The Nightingale review – Aussie western is a hellish vision of colonialism

Jennifer Kent has followed The Babadook with a relentlessly brutal and brilliantly complex revenge flick

In its first 30 minutes alone, The Nightingale contains not one, but three instances of rape, an act of infanticide, and a cold-blooded murder. If such a graceful title seems ill-suited to a film this brutal and uncompromising, that’s sort of the point – the film’s protagonist, a young Irish woman confined to a penal colony in 19th century Tasmania, is out of place, too. Writer-director Jennifer Kent, who stunned with the 2014 horror yarn The Babadook, has approached this story – and her characters – without mercy. But what begins as a seemingly traditional take on the well-worn rape-revenge fantasy genre slowly begins to reveal itself as something far more complex and interesting.

“The Nightingale” is Clare Carroll (Aisling Franciosi), a former convict whose beautiful voice has earned her the nickname of the title. Married to an Irishman, she lives in servitude to Hawkins (Sam Claflin), a British lieutenant both dissatisfied and entitled – a lethal combination in the barren colonies of Van Diemen’s Land, the name by which Tasmania was known in 1825. When Hawkins is passed over for a promotion, he takes out his anger on Clare and her family in a desperately difficult-to-watch, gut-wrenching sequence that ends with Clare knocked unconscious and left for dead. When she wakes up nothing remains but a burning desire for revenge, and so she hires an aboriginal guide, Billy (Baykali Ganambarr), to help track down Hawkins and his men, who are heading North on Hawkins’ orders.

This set-up is not unlike Alejandro González Iñárritu’s The Revenant, in that somebody thought dead returns to wreak vengeance, ghost-like, on those who harmed their family, though I’d argue that nothing in that movie comes anywhere close to the stomach-churning barbarity of The Nightingale. And whilst Iñárritu’s film felt closer to an exercise in style and a showcase for its lead star, The Nightingale – though stylish in its own way with its boxy aspect ratio, not to mention packed with committed performances, especially from Franciosi – feels more thematically dense and a whole lot angrier. Kent has set her sights on the cruelness of the white male oppressors that have taken everything not only from Claire, but also from Billy, made a stranger to his own land.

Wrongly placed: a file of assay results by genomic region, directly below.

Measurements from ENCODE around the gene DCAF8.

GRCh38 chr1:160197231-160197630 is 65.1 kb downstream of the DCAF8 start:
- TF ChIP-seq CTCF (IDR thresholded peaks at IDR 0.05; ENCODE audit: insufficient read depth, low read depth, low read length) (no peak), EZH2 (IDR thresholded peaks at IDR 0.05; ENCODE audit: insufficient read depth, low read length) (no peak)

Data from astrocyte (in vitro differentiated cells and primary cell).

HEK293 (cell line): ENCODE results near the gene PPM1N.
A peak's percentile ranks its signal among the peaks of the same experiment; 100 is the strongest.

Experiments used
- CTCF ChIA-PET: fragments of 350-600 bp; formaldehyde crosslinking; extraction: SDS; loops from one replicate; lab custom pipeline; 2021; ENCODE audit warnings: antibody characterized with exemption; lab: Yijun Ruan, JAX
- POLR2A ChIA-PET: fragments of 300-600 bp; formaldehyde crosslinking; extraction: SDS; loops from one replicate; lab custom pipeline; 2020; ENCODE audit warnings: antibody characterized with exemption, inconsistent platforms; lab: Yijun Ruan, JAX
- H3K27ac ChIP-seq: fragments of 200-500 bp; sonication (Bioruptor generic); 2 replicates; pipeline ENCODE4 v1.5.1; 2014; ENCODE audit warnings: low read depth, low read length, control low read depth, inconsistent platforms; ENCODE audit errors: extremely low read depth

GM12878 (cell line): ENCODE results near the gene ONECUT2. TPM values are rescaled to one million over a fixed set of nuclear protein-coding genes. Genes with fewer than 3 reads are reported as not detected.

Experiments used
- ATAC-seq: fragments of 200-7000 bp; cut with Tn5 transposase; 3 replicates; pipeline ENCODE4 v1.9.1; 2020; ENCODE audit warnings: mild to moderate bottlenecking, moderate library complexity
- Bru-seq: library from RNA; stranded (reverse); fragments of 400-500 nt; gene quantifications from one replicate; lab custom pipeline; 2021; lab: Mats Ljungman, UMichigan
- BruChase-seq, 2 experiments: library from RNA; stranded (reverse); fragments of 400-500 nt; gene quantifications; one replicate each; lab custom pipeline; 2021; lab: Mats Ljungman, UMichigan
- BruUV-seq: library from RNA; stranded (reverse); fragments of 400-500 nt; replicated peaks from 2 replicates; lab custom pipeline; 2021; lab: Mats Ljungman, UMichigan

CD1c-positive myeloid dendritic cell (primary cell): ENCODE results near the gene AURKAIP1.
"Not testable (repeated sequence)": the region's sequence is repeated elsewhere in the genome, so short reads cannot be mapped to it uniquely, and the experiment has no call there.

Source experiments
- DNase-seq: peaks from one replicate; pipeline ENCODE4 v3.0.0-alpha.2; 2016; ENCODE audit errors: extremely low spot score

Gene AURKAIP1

The Nightingale is a punishing film in terms of its content, but also in its length. It’s an exhausting watch at 136 minutes, and at times it feels like the madness is too much to bear – though this is admittedly by design. As Clare heads deeper into the wilderness, Kent stacks one bloody set-piece upon another, depicting a world that is only ever cruel, despicable, and indifferent to its characters’ suffering. In the process, The Nightingale flirts with western and revenge genre conventions, but the film – refusing a straight-forward narrative thrust – constantly subverts itself: there is no sense of wrongs being righted here in the way you’d expect from a film with this plot, and any notion of justice being served feels complicated, not cathartic.

Ironically, the moments that most evoke the stylings of The Babadook are the film’s least successful: surreal nightmare sequences undermine the brutal realism that makes up the rest of The Nightingale, though these are deployed fleetingly enough that they don’t quite break the film’s savage spell. Thematically, however, Kent is suggesting that for a woman in this period the brutality will never cease – even as she sleeps. In refusing to tone down the violence, or deliver Clare’s story as a more conventional 90 minute thriller, the director also refuses to let us, the audience, off the hook. Like Clare, we are left with no option but to trudge onwards.

Yet in the forging of an unlikely connection between two people who are more alike than they first seem – a gentle holding of hands at night; a sharing of traditional songs over a campfire – there is solace. Later, Clare will exhale as though for the first time, and so, too, will we, not realising we might have been holding our breath since it all began. The Nightingale is a bold and punishing work that forces you to confront and grapple with its depictions of historical injustice; braver and more mature than The Babadook, its horrors more horrifying because they stem from such a dark and shameful truth.

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